BREIN settles with operator of copyright-infringing website
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Netherlands-based anti-piracy organisation BREIN has settled a case with an individual who uploaded 12 episodes of a television show illegally online.
BREIN released a statement (in Dutch) on Monday, November 14 about the settlement.
The statement said that an unnamed BitTorrent uploader was successfully targeted by the anti-piracy organisation. The online ‘pirate’ agreed to pay BREIN €4,800 ($5,140) in total, €400 for each episode.
According to BREIN, the fee was calculated based on amounts that are “endorsed” by Germany's Federal Court of Justice.
The uploader was detected by BREIN “recently” using research software.
In March, TBO reported that BREIN had received permission from the Authority of Personal Data to collect IP addresses from BitTorrent users.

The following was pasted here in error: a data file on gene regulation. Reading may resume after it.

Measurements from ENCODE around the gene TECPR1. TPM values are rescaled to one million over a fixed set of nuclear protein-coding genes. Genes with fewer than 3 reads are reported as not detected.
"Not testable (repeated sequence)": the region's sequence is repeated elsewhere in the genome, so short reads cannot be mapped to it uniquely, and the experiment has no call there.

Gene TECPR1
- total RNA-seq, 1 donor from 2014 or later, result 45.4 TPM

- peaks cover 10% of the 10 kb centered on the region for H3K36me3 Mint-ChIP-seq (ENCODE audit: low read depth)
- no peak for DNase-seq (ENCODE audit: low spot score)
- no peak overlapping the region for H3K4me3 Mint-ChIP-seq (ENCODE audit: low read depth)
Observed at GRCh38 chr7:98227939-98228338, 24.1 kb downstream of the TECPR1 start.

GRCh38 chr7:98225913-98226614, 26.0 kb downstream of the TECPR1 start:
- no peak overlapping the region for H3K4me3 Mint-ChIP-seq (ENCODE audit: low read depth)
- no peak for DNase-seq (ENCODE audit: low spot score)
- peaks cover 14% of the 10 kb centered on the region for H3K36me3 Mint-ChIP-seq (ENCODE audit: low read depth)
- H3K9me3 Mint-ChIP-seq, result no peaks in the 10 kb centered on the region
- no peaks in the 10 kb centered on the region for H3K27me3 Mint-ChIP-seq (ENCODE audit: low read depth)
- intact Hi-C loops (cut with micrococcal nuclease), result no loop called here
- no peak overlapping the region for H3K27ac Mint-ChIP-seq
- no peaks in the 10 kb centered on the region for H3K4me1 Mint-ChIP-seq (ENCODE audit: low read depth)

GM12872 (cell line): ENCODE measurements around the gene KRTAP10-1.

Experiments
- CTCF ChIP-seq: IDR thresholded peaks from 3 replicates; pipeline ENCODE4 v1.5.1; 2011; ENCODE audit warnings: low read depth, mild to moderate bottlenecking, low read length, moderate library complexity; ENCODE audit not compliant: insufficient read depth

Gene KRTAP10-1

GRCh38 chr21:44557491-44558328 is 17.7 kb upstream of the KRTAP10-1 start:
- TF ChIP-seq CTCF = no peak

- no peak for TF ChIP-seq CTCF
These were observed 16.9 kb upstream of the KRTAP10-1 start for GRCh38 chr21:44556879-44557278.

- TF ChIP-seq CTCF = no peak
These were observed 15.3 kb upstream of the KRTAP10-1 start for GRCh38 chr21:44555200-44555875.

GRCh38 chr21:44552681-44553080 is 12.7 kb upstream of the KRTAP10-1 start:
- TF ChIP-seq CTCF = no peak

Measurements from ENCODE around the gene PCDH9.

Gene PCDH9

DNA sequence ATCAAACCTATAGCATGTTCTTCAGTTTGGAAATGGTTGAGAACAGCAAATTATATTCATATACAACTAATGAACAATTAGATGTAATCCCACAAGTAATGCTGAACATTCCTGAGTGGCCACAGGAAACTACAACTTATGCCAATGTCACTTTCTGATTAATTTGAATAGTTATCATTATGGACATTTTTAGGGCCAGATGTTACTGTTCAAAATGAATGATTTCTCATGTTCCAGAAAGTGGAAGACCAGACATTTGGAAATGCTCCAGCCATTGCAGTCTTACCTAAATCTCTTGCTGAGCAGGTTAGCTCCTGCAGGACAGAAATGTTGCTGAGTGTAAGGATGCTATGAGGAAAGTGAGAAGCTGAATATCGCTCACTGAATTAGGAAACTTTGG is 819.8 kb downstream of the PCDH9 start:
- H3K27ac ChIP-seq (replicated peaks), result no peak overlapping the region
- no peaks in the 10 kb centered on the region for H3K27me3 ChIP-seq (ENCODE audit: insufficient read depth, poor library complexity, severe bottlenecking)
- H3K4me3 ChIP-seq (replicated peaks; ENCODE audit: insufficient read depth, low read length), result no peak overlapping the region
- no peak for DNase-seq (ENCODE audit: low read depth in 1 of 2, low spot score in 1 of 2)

The data protection agency outlined that BREIN would need to use “adequate safeguards” to allow for the proper handling of personal data.
The ultimate aim was to undertake enforcement actions and defend the intellectual property rights of parties to BREIN, the organisation said at the time.
Tim Kuik, BREIN director, told TBO that “BREIN has made many settlements with illegal uploaders”.
These uploaders included those who operated on Usenet, cyberlockers, and those streaming and downloading link sites and BitTorrent sites.
He said that the organisation has previously identified uploaders through digital investigation.
BREIN uses software that identifies IP addresses of so-called first or frequent uploaders of infringing content to BitTorrent.
“This should enable us to increase the number of identified uploaders very significantly. The reported settlement is the first one resulting from the use of this software. We expect to work our way up from tens to hundreds to thousands”, he added.
BREIN, online piracy, BitTorrent, anti-piracy, television, episodes, research software,